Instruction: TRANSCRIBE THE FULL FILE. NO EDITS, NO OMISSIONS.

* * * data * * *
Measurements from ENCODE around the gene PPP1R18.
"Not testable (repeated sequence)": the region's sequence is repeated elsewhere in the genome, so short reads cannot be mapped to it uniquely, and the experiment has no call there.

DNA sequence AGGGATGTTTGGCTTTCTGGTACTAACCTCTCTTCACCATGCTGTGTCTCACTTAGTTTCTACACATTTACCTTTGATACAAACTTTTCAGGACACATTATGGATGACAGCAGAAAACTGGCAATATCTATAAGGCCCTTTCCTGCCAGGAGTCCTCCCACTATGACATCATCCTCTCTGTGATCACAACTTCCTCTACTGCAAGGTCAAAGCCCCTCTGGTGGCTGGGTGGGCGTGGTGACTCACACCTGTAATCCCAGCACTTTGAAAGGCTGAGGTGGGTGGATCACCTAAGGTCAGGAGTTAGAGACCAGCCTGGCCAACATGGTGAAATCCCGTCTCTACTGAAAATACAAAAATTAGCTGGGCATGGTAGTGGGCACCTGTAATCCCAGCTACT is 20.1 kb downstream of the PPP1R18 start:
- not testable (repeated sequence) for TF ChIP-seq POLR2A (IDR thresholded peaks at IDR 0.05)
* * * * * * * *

Measurements from ENCODE around the gene PPP1R18.
"Not testable (repeated sequence)": the region's sequence is repeated elsewhere in the genome, so short reads cannot be mapped to it uniquely, and the experiment has no call there.

DNA sequence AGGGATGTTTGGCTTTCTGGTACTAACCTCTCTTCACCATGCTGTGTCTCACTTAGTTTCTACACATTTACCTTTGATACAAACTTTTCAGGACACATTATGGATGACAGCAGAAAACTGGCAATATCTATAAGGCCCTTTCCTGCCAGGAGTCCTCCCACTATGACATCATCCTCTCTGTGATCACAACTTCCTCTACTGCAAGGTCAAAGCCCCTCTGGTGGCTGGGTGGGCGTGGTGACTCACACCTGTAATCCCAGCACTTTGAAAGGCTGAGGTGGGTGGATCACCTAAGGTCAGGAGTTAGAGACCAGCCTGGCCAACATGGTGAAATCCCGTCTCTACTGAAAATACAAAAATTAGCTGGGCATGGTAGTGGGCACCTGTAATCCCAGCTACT is 20.1 kb downstream of the PPP1R18 start:
- not testable (repeated sequence) for TF ChIP-seq POLR2A (IDR thresholded peaks at IDR 0.05)